Dealer Resources

Simple Ways to Use PR For Your Business

Big businesses often hire Public Relations firms (PR firms) to promote their businesses to the various news media outlets. Even without a big “publicity budget,” you can do some PR on your own, and reap the benefits that free publicity can bring:

Call the advertising department of every local newspaper and regional magazine and ask for a copy of their editorial calendar. This is a free listing of all the special topics and sections coming up during the year. It will tip you off to sections where you story ides would be a good fit, so you can contact the editor weeks or even months ahead.

Invite a reporter from your local newspaper or web outlet to lunch or coffee. Instead of asking, “Will you do a story on me?” instead ask, “How can I help you?” Offer yourself as a resource in your area of expertise. Talk about trends you see in your industry.

Build a network of retailers in your area, and agree informally to refer each other to reporters seeking comment, as well as customers with complimentary needs.

Consider starting your own cable access tv show. You could do shows on babies, weddings and occasions, and have guests from complimentary industries like florists, photographers and caterers. In many places the airtime is free–call your cable company for details.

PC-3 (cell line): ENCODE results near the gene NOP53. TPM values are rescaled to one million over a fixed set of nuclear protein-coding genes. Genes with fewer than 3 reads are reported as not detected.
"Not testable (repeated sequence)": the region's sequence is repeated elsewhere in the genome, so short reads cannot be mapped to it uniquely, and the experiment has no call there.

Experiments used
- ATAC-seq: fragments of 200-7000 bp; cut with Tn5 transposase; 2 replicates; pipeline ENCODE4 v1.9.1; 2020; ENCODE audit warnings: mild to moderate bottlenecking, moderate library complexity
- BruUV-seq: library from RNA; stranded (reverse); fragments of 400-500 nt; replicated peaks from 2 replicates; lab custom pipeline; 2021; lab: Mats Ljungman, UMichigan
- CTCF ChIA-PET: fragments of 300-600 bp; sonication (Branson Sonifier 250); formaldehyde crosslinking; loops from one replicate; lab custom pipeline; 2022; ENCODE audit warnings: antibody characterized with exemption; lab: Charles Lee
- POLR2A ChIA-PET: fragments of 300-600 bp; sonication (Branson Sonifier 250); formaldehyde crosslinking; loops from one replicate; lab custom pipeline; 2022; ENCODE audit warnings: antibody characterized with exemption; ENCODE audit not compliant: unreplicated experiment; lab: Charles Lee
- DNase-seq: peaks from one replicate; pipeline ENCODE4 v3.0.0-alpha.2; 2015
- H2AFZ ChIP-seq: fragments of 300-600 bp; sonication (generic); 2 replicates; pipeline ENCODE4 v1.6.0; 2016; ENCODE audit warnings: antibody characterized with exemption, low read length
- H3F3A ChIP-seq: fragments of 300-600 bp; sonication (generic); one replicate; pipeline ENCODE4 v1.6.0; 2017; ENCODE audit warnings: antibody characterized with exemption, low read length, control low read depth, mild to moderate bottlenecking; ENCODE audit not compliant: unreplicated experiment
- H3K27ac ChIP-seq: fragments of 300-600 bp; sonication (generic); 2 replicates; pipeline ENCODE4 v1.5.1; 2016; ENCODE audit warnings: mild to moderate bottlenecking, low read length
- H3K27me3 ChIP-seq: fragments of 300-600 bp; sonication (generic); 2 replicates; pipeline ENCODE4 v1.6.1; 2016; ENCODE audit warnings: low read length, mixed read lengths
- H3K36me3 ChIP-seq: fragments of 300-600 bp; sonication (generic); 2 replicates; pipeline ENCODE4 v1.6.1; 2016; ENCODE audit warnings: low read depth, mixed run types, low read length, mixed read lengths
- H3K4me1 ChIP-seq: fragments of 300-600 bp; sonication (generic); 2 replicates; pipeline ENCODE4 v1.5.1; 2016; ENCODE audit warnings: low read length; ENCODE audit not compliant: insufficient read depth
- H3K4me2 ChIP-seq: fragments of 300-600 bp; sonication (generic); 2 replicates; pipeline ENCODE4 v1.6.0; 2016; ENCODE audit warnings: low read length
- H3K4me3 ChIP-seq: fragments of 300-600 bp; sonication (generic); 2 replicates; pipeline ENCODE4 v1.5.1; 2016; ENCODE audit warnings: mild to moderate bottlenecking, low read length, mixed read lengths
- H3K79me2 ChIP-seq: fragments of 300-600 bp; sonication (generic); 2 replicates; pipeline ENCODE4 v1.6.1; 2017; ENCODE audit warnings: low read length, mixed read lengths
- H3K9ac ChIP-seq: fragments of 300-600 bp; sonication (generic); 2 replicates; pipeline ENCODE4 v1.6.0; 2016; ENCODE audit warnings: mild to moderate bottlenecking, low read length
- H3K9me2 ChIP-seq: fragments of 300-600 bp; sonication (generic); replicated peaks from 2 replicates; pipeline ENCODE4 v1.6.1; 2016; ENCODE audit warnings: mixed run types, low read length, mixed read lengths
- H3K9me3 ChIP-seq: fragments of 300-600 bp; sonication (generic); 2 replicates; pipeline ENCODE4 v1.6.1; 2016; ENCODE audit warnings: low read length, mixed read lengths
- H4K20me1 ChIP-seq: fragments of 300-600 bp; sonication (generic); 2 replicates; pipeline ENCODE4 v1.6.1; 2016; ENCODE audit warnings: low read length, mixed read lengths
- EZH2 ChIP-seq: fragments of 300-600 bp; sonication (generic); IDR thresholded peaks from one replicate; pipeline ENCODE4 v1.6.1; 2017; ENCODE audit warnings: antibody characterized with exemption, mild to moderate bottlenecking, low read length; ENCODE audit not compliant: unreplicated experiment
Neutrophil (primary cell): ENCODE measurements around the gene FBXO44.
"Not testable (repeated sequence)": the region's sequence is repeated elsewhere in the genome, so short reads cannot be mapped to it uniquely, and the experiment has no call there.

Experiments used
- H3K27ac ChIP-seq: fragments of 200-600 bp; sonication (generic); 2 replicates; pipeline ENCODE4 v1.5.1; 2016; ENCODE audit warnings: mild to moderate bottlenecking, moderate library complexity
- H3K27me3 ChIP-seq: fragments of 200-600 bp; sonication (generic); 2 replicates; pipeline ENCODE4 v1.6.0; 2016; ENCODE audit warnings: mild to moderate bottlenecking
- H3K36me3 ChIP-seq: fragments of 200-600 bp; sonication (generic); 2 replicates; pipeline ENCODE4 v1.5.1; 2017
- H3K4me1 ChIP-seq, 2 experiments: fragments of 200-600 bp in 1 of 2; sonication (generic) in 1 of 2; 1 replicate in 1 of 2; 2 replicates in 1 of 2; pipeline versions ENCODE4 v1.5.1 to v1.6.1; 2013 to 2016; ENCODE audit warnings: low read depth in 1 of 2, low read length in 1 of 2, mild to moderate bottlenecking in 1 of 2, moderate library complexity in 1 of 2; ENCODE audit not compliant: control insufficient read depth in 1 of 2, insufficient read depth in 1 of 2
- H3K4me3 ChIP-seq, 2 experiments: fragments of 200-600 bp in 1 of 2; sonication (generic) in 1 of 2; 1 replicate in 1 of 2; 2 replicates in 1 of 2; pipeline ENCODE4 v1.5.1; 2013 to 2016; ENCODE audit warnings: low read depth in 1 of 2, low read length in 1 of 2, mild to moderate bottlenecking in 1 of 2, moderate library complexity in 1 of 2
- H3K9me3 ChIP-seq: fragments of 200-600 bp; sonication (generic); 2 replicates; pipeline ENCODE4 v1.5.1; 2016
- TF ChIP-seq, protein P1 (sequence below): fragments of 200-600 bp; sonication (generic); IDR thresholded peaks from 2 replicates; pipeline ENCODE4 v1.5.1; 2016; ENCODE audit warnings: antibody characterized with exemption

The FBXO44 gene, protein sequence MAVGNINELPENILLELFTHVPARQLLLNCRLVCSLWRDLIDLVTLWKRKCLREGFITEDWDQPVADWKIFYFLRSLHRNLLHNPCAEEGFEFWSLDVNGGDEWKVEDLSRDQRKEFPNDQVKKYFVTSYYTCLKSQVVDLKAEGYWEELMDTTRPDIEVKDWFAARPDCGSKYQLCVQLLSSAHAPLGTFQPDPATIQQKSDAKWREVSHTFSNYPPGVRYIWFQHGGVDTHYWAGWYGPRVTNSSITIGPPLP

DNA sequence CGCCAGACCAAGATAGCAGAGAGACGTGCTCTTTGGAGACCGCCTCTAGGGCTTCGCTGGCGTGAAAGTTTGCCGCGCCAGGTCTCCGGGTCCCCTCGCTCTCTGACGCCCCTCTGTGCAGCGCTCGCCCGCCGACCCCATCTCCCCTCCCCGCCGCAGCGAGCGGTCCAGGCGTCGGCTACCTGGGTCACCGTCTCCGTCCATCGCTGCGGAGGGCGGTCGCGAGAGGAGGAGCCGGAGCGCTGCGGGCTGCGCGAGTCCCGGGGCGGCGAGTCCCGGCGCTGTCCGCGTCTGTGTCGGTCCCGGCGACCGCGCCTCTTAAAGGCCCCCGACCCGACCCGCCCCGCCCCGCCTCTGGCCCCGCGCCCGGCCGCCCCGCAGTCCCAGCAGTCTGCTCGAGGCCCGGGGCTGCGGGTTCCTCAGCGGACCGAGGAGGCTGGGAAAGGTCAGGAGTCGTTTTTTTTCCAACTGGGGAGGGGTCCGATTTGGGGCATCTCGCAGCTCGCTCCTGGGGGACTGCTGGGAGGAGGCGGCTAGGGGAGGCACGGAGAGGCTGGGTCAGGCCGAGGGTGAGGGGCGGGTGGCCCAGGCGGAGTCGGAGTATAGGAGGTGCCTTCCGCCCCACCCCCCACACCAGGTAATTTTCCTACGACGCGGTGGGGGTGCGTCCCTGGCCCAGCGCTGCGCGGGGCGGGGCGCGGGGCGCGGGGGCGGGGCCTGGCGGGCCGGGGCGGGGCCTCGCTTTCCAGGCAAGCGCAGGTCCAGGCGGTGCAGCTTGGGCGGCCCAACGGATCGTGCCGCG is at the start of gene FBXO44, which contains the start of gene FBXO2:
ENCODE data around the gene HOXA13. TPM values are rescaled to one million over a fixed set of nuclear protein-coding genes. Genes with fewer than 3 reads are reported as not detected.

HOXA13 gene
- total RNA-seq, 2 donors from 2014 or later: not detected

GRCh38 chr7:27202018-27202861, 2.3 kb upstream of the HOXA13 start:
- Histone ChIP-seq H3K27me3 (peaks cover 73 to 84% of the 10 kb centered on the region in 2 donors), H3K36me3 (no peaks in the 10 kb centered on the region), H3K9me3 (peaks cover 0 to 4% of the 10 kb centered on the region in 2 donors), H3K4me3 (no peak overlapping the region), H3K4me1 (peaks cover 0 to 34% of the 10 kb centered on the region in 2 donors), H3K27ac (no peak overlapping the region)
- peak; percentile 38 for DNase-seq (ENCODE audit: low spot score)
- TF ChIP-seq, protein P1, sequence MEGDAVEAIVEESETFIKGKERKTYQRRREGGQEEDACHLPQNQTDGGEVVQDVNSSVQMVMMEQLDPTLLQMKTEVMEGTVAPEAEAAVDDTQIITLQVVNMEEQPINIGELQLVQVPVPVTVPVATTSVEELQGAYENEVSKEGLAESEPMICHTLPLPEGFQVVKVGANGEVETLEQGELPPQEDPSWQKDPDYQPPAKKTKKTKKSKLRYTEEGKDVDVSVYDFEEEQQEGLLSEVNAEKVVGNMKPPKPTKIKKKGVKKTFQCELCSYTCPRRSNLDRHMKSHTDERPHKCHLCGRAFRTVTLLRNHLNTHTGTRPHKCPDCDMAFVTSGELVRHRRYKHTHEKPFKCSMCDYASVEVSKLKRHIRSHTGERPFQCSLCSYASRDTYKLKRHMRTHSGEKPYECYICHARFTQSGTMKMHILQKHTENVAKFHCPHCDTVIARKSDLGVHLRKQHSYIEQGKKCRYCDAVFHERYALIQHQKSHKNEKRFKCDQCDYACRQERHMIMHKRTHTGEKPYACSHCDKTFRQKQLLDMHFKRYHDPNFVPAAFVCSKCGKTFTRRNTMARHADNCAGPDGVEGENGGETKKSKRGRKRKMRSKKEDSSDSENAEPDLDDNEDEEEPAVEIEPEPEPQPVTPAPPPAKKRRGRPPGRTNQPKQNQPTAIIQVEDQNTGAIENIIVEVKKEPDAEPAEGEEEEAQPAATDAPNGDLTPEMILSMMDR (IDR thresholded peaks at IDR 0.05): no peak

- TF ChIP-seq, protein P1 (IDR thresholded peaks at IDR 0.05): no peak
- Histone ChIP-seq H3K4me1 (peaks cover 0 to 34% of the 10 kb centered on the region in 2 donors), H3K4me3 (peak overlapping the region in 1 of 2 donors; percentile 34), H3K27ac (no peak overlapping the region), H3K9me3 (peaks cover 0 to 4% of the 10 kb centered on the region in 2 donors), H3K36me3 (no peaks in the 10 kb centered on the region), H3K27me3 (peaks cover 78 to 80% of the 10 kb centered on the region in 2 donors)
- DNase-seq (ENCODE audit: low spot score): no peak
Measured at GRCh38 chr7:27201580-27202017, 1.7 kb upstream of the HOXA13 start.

Write how-to articles for newsletters published by groups in your community, or for those read by audiences who buy your products. Be sure the last paragraph tells readers how to contact you.

Don’t forget newspaper and magazine columnists. They’re always hungry for fresh ideas. Keep in touch with them and feed them ideas regularly.

Get on your local TV news and orning TV news feature shows. Tie your products to a breaking news event. Pitch yourself as the local angle to a national story, or suggest a feature story with great visuals.

Write articles for electronic magazines and include a paragraph of information at the end that leads readers to your website.

Contact your trade association and ask them to refer reporters to you. Many reporters who don’t know where to find sources on a particular topic start by calling trade associations.

Always refer to yourself as an “expert” in your marketing materials, at your website, in introductions during public speaking engagements, and in your media kit. The media always seek out experts and interview them.

Pitch stories about yor products that tie in to the weather. Weather stories are mandatory at most media outlets. Newspapers and TV stations, in particular, are always looking for fresh angles that tie in to today’s and tomorrow’s forecast.

Pitch story ideas about your business to the reporters who gover the retail beat for your local business journal.

By Joan Stewart, as it appeared in the Retail Advisory column of Darrah & Co. magazine.

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